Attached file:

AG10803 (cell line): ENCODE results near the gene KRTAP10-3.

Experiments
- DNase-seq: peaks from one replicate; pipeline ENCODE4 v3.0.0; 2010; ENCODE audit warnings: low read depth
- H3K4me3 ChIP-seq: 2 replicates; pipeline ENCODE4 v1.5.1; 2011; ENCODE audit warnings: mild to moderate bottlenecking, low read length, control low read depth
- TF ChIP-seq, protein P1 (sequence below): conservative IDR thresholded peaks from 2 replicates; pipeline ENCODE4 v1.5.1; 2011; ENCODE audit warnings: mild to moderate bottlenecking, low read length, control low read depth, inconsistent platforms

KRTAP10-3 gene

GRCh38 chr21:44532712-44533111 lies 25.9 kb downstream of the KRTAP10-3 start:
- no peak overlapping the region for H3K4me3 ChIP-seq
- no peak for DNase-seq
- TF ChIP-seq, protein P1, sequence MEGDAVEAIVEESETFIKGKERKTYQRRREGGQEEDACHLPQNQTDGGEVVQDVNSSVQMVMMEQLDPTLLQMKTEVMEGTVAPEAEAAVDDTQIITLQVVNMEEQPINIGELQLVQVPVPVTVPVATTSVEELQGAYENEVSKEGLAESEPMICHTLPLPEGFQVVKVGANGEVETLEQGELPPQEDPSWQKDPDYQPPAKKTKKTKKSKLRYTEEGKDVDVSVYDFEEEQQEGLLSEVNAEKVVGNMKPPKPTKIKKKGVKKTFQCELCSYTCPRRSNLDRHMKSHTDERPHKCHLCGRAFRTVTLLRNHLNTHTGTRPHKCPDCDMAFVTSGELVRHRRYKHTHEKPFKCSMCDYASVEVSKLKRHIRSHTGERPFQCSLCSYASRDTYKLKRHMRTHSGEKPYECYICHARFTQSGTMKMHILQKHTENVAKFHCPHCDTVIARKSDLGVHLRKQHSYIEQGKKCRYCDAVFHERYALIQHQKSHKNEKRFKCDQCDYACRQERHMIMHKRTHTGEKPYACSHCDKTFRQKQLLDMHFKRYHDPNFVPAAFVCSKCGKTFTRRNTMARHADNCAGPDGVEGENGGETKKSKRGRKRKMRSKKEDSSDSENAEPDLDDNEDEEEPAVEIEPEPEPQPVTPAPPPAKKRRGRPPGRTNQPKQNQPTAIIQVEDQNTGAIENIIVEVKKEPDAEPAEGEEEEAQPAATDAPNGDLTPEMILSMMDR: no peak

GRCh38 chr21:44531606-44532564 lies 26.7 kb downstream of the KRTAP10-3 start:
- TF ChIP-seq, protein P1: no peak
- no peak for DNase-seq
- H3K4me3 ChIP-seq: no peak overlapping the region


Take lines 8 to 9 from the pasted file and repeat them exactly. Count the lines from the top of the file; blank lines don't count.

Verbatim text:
- no peak overlapping the region for H3K4me3 ChIP-seq
- no peak for DNase-seq